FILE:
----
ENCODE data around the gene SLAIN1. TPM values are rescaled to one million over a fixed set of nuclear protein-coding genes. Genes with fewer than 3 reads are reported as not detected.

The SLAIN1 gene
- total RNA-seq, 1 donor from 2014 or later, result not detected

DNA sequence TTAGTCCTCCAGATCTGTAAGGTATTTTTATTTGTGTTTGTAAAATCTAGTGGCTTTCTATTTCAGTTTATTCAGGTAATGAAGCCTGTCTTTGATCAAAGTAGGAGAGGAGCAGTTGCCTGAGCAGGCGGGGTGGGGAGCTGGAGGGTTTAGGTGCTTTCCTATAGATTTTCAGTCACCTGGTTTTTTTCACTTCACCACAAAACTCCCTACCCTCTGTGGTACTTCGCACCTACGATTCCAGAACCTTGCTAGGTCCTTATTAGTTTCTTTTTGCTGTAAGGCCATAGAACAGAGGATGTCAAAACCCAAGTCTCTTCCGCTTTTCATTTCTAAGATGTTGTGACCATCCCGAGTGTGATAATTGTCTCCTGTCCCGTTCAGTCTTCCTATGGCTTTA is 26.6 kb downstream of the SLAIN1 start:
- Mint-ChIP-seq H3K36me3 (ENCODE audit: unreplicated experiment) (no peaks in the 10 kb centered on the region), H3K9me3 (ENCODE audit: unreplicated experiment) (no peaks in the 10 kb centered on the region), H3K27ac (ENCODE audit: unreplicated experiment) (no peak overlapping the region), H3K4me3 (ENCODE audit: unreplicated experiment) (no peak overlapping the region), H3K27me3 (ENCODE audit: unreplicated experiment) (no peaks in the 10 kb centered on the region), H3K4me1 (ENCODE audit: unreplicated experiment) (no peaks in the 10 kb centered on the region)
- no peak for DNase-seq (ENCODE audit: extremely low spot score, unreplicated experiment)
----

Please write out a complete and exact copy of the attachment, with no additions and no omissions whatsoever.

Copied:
ENCODE data around the gene SLAIN1. TPM values are rescaled to one million over a fixed set of nuclear protein-coding genes. Genes with fewer than 3 reads are reported as not detected.

The SLAIN1 gene
- total RNA-seq, 1 donor from 2014 or later, result not detected

DNA sequence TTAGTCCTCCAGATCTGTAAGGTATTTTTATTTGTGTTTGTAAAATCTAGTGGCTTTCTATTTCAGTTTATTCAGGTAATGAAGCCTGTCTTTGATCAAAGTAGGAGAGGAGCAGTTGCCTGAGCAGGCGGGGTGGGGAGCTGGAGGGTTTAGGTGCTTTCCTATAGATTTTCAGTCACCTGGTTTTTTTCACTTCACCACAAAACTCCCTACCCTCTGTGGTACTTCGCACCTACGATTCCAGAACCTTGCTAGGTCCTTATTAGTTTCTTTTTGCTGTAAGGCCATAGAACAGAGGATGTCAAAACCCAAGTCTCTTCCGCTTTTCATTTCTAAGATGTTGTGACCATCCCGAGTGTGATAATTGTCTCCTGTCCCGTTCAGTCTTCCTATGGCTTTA is 26.6 kb downstream of the SLAIN1 start:
- Mint-ChIP-seq H3K36me3 (ENCODE audit: unreplicated experiment) (no peaks in the 10 kb centered on the region), H3K9me3 (ENCODE audit: unreplicated experiment) (no peaks in the 10 kb centered on the region), H3K27ac (ENCODE audit: unreplicated experiment) (no peak overlapping the region), H3K4me3 (ENCODE audit: unreplicated experiment) (no peak overlapping the region), H3K27me3 (ENCODE audit: unreplicated experiment) (no peaks in the 10 kb centered on the region), H3K4me1 (ENCODE audit: unreplicated experiment) (no peaks in the 10 kb centered on the region)
- no peak for DNase-seq (ENCODE audit: extremely low spot score, unreplicated experiment)